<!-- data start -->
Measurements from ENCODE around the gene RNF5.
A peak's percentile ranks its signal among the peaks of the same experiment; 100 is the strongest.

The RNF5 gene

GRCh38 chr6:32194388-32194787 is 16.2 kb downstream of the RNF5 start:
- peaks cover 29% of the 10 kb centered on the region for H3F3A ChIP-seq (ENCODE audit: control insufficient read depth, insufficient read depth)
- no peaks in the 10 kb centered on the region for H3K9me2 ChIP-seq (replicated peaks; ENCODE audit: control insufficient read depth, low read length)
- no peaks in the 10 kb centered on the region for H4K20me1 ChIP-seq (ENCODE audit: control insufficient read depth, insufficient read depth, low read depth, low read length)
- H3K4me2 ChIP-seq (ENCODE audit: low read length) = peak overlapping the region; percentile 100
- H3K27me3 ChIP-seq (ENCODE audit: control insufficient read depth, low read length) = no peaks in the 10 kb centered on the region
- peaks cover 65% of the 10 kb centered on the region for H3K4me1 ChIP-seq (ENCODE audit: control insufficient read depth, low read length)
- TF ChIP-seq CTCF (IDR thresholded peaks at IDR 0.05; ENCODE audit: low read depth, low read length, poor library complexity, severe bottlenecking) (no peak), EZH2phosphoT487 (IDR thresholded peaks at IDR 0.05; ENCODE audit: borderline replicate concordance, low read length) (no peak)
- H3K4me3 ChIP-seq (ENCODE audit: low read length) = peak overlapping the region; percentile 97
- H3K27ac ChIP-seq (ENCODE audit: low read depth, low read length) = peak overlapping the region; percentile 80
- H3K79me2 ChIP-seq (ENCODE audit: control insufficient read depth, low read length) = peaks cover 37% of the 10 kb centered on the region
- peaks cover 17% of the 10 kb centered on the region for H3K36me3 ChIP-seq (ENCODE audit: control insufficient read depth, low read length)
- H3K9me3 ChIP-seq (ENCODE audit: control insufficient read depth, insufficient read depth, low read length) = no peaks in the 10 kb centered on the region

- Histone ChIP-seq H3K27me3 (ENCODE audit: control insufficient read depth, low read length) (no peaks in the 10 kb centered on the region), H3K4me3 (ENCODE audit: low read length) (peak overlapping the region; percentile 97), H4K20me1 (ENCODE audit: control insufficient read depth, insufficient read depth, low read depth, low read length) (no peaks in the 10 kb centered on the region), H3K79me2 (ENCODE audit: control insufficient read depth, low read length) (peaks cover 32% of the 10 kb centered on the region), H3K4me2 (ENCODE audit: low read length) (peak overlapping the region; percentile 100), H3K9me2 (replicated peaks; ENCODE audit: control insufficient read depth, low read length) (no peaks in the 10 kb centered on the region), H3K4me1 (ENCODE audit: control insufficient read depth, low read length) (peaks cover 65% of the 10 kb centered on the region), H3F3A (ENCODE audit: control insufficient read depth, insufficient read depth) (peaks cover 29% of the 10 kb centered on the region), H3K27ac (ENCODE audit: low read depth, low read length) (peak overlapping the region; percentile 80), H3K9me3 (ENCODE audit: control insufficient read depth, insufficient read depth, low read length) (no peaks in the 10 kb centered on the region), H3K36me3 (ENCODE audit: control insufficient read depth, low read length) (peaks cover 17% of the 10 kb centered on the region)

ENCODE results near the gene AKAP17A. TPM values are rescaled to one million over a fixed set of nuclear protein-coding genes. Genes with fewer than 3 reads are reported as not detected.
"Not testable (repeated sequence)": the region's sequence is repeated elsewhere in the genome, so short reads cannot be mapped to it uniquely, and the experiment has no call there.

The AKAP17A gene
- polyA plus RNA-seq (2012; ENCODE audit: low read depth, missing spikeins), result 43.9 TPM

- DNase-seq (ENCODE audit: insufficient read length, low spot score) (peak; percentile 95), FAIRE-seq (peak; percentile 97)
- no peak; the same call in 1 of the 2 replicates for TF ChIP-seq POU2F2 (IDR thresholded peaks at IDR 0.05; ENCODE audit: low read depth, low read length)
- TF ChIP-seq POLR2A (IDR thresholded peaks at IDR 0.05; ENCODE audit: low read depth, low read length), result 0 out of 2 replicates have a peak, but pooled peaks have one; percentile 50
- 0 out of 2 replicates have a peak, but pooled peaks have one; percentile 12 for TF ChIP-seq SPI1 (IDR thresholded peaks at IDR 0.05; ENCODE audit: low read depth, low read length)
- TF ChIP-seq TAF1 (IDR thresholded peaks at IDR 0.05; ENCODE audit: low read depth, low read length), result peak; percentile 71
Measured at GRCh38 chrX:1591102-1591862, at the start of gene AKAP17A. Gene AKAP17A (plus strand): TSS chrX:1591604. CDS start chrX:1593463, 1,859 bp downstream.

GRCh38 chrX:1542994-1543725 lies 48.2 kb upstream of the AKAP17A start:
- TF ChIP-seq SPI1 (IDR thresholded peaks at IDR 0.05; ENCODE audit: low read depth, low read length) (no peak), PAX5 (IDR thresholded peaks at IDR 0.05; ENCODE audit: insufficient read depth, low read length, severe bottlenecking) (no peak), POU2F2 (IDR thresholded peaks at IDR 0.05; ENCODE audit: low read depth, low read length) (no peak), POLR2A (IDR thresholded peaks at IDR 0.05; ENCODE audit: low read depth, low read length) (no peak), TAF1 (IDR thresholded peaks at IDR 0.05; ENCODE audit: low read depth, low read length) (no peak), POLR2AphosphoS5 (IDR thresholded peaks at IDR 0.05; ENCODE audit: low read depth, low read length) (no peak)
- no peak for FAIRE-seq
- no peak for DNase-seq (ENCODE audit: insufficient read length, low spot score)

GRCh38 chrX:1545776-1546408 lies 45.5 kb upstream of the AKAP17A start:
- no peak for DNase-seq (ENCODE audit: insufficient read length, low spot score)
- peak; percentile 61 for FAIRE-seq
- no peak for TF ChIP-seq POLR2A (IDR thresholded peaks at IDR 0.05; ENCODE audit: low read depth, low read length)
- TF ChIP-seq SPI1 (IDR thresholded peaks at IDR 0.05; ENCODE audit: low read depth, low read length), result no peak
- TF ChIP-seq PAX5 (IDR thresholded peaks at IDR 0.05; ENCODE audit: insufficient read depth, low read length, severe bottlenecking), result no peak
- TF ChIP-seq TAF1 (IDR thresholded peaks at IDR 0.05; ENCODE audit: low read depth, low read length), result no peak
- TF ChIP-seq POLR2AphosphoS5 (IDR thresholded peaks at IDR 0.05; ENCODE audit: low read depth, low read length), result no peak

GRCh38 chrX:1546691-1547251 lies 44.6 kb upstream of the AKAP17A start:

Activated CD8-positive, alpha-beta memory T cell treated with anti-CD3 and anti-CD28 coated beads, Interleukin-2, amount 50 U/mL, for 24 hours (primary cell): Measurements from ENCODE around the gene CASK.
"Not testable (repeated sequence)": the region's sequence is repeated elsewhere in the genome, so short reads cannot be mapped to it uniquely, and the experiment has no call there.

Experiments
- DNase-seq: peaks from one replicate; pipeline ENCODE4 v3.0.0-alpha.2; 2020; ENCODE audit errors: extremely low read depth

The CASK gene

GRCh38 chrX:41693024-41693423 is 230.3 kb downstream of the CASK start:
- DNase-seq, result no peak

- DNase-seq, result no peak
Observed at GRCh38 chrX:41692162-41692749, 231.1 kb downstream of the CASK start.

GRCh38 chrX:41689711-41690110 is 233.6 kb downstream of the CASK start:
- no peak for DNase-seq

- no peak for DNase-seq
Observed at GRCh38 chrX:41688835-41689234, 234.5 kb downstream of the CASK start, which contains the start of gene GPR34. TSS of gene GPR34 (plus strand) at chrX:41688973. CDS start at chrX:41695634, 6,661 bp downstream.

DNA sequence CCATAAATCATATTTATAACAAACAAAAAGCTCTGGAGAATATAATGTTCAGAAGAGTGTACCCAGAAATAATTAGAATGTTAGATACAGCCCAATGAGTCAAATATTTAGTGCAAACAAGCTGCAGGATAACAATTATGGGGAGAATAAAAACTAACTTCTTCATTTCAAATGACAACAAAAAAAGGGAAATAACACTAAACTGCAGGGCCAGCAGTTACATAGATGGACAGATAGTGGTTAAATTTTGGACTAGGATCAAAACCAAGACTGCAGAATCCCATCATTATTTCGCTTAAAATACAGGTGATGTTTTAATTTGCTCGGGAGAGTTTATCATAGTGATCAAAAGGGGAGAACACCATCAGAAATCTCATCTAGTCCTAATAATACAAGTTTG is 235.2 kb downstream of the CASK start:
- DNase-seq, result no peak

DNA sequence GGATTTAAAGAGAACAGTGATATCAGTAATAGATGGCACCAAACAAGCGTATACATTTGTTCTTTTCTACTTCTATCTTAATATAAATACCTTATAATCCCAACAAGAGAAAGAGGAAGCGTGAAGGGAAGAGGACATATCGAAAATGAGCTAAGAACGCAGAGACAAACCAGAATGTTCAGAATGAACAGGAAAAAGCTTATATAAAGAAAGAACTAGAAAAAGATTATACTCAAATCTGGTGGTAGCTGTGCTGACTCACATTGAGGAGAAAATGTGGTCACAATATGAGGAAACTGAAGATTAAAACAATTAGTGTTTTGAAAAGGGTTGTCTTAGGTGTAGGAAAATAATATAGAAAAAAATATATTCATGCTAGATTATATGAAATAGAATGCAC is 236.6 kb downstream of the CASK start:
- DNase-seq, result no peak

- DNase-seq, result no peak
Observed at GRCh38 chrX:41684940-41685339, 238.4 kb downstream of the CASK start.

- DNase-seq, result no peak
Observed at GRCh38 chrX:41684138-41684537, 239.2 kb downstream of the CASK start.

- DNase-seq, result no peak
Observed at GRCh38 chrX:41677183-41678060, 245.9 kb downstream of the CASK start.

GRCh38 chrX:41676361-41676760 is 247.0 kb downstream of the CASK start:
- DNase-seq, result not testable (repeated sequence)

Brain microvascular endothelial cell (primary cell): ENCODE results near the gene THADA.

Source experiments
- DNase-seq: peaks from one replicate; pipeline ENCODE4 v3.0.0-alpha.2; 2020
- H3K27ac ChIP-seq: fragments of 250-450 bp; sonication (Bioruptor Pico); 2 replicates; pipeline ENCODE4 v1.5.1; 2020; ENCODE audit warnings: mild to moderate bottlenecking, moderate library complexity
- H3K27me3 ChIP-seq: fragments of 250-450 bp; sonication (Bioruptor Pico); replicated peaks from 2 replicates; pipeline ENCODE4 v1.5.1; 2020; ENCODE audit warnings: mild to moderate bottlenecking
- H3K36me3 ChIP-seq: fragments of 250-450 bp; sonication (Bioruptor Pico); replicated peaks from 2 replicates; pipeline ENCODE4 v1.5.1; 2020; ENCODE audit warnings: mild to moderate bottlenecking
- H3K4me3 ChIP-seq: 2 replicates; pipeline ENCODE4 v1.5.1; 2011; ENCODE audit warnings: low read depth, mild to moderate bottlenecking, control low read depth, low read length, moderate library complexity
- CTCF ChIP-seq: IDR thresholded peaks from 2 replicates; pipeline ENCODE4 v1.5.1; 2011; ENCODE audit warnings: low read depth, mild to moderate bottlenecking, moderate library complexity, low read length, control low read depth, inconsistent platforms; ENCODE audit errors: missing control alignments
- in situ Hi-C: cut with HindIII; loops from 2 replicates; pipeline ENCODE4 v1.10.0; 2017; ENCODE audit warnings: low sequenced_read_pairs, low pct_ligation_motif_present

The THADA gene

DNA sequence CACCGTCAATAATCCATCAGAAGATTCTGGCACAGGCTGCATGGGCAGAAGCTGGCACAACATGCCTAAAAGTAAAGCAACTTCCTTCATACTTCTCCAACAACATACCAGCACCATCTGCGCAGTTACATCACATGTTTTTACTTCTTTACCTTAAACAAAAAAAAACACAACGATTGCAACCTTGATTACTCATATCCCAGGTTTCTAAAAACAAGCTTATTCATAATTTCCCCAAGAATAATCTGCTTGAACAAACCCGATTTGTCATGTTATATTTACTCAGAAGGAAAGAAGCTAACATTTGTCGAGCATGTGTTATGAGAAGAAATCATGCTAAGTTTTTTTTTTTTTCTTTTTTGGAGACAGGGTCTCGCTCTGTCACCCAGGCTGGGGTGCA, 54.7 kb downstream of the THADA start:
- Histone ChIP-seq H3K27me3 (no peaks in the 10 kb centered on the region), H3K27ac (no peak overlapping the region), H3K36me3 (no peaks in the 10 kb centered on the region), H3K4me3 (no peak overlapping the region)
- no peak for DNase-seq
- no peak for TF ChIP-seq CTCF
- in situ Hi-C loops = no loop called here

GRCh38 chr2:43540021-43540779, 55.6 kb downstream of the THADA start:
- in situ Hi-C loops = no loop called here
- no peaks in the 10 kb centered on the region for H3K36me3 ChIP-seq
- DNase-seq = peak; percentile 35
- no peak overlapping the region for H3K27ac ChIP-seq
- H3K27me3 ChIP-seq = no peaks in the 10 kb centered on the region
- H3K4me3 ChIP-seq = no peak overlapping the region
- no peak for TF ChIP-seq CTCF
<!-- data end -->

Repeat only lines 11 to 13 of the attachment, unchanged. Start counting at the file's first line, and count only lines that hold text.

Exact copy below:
- TF ChIP-seq CTCF (IDR thresholded peaks at IDR 0.05; ENCODE audit: low read depth, low read length, poor library complexity, severe bottlenecking) (no peak), EZH2phosphoT487 (IDR thresholded peaks at IDR 0.05; ENCODE audit: borderline replicate concordance, low read length) (no peak)
- H3K4me3 ChIP-seq (ENCODE audit: low read length) = peak overlapping the region; percentile 97
- H3K27ac ChIP-seq (ENCODE audit: low read depth, low read length) = peak overlapping the region; percentile 80